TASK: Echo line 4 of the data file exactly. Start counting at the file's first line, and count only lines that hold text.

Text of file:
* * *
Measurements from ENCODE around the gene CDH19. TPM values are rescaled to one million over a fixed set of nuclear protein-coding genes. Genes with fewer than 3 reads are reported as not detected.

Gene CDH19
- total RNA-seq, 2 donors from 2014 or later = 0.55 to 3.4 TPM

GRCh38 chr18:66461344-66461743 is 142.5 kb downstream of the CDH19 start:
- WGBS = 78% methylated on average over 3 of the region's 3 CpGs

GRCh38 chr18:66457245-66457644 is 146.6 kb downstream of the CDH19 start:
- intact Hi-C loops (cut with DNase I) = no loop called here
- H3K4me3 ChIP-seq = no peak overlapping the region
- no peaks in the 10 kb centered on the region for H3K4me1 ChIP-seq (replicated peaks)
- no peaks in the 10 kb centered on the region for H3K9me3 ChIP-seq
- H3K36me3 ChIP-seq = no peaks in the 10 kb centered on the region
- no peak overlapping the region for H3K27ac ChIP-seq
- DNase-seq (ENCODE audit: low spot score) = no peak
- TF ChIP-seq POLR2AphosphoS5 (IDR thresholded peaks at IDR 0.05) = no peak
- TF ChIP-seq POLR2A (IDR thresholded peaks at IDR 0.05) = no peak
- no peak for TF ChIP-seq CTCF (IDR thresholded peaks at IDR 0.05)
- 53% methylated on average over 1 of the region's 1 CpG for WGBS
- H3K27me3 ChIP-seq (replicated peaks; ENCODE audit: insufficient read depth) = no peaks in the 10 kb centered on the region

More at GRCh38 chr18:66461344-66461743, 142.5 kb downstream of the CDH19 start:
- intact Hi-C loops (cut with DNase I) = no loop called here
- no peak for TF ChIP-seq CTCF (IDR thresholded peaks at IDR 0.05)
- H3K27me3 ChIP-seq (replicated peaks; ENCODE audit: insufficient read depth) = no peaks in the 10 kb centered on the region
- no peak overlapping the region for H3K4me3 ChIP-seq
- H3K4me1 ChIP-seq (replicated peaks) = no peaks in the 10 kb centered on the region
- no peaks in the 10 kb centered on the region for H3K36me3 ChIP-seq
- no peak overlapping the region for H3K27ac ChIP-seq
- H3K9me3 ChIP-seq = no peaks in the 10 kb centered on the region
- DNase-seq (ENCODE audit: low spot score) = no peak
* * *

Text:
GRCh38 chr18:66461344-66461743 is 142.5 kb downstream of the CDH19 start: